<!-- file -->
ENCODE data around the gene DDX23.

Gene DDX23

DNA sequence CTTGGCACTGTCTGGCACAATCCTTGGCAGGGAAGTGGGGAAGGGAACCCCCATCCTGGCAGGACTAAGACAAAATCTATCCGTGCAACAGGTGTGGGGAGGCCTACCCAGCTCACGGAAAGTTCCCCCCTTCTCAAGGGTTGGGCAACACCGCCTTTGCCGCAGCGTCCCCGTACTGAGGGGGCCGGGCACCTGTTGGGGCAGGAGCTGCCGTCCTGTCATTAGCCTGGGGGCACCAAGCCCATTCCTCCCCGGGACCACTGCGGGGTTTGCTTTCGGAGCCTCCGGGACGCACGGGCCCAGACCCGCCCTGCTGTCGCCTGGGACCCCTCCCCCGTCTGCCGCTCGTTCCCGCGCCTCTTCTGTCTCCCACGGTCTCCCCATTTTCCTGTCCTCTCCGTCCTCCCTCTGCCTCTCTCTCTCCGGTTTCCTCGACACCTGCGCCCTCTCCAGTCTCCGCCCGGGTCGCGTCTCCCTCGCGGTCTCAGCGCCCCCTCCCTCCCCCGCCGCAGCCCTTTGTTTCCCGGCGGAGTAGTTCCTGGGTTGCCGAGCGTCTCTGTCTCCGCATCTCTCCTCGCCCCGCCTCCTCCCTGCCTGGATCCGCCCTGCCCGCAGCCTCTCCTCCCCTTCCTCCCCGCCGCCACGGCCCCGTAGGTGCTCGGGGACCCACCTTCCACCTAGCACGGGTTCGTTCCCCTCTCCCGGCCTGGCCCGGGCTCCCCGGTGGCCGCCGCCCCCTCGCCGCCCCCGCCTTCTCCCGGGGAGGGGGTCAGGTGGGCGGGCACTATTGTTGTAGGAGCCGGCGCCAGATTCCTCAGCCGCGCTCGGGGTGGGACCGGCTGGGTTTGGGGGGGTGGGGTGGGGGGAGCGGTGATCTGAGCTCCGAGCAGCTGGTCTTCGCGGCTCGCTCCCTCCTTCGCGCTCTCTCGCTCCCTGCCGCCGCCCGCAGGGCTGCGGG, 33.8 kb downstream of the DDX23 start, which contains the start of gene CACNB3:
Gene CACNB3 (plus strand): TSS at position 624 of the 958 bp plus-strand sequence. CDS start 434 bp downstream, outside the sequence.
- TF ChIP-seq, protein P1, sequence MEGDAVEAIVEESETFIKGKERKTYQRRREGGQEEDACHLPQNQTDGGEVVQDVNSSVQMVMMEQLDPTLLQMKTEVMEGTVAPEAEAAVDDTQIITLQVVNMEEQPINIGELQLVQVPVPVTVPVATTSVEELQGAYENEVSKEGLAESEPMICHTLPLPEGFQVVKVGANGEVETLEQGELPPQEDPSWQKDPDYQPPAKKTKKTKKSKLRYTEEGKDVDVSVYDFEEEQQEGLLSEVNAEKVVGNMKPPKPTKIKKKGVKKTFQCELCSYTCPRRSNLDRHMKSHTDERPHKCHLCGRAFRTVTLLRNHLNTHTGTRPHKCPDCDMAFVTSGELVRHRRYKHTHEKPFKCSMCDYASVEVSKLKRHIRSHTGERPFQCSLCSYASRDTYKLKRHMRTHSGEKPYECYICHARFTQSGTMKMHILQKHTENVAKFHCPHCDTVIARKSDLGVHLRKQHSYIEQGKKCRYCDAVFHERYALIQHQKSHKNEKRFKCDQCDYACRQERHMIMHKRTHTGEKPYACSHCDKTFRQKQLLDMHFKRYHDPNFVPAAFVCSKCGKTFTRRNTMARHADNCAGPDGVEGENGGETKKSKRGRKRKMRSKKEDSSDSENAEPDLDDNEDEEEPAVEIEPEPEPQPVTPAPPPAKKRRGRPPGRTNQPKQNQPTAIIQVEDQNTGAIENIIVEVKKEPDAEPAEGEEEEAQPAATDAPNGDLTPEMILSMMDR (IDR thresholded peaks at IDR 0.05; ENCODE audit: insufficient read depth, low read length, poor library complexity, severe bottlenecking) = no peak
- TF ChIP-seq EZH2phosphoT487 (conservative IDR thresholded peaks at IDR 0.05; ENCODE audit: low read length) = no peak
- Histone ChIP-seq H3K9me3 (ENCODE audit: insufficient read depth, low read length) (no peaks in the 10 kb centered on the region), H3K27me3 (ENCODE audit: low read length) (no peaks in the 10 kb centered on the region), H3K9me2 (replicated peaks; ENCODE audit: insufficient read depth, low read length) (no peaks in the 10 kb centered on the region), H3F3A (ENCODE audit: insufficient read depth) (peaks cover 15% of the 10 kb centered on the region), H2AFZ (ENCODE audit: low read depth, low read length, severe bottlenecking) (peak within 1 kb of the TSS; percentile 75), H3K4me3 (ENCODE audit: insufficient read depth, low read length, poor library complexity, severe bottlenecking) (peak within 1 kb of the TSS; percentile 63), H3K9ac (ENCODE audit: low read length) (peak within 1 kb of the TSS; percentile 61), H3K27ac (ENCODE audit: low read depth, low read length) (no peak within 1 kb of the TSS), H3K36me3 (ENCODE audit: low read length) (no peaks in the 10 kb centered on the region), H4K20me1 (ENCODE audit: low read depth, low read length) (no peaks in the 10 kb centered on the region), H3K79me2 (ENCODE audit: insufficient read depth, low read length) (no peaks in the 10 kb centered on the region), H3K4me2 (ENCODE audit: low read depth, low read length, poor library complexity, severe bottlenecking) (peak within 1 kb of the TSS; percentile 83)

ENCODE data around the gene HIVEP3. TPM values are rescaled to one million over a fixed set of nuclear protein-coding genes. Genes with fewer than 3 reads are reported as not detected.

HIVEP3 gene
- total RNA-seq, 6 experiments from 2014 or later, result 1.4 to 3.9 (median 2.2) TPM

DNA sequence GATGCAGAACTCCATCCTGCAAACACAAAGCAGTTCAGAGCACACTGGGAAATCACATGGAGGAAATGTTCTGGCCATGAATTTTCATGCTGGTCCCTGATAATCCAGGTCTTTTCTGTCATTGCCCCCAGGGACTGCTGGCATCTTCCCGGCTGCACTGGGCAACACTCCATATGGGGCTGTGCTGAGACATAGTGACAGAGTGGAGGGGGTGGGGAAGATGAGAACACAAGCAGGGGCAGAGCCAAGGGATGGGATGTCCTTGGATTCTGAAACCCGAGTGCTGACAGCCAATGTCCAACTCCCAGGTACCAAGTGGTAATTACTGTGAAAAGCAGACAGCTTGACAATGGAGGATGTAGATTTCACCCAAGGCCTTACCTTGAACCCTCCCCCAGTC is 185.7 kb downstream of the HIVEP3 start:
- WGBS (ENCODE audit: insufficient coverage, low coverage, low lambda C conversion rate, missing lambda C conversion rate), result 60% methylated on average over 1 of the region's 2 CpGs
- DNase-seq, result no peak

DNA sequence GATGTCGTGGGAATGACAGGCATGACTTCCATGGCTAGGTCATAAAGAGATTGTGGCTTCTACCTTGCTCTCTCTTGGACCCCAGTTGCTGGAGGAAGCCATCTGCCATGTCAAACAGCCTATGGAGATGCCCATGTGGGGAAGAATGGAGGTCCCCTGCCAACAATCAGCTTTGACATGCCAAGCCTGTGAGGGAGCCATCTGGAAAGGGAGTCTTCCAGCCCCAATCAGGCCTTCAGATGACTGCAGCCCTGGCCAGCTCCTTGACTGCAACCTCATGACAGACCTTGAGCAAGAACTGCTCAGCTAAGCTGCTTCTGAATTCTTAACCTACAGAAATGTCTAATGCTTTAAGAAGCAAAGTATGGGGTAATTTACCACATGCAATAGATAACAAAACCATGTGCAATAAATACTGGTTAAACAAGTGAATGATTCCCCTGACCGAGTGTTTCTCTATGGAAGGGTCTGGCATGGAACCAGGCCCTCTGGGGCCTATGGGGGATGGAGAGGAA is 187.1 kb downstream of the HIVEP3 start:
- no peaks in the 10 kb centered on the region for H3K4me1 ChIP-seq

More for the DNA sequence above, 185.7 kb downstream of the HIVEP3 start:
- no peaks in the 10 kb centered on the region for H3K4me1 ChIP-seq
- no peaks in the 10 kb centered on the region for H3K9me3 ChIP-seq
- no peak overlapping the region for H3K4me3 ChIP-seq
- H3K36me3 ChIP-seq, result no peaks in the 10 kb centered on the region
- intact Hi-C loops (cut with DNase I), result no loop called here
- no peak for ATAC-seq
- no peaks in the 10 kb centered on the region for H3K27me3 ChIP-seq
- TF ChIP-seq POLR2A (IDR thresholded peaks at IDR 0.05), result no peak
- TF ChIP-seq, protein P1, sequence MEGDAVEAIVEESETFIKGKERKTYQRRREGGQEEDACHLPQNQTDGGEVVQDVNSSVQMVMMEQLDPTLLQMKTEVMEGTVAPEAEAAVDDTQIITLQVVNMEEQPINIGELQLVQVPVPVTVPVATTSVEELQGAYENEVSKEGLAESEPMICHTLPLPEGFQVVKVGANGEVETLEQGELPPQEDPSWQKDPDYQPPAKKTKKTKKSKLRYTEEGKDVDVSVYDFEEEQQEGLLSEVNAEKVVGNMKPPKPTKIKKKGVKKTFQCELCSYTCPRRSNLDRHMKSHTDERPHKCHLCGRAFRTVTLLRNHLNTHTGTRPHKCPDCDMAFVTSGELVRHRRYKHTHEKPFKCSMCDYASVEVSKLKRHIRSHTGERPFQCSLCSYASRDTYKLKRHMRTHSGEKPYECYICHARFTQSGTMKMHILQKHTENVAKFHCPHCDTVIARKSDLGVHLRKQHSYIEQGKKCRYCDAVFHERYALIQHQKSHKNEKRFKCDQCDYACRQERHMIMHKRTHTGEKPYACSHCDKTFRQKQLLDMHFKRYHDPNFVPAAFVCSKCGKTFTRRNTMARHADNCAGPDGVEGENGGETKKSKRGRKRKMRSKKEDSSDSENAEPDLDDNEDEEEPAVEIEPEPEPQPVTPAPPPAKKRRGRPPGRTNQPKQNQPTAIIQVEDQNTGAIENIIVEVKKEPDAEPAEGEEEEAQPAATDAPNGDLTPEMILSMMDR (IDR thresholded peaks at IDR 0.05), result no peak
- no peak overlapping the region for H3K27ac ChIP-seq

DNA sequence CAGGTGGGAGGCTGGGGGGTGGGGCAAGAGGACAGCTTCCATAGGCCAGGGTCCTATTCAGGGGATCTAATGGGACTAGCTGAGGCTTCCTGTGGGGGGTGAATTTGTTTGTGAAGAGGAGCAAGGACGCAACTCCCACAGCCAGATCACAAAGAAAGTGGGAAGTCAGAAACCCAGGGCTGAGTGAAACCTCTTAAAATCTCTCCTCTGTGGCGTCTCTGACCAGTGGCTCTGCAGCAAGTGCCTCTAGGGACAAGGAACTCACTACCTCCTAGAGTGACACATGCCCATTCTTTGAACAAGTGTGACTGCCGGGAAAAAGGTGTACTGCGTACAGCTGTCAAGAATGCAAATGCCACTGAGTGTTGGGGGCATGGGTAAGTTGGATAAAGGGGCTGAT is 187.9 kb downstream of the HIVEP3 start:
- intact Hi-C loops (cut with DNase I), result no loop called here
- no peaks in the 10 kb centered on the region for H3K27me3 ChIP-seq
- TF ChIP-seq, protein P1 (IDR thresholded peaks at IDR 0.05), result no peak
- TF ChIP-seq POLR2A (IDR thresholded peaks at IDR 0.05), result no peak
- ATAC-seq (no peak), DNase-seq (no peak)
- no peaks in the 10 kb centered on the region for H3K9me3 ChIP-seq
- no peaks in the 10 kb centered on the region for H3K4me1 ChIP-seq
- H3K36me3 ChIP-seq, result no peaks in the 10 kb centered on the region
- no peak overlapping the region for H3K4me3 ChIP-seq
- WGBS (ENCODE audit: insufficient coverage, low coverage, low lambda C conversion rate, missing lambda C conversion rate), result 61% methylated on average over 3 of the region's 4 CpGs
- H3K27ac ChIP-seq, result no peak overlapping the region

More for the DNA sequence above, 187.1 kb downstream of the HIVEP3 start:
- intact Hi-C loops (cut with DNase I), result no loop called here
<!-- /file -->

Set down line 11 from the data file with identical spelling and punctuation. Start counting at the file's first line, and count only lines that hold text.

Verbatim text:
DNA sequence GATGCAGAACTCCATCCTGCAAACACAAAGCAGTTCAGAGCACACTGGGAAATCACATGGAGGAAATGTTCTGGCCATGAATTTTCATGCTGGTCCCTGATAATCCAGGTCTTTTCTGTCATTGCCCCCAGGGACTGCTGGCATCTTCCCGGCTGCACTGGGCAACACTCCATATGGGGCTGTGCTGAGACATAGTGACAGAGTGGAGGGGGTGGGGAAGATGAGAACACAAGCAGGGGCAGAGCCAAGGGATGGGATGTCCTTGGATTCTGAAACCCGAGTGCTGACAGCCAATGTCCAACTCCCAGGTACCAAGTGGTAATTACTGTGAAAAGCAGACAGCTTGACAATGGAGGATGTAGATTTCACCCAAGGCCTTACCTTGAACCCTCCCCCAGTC is 185.7 kb downstream of the HIVEP3 start: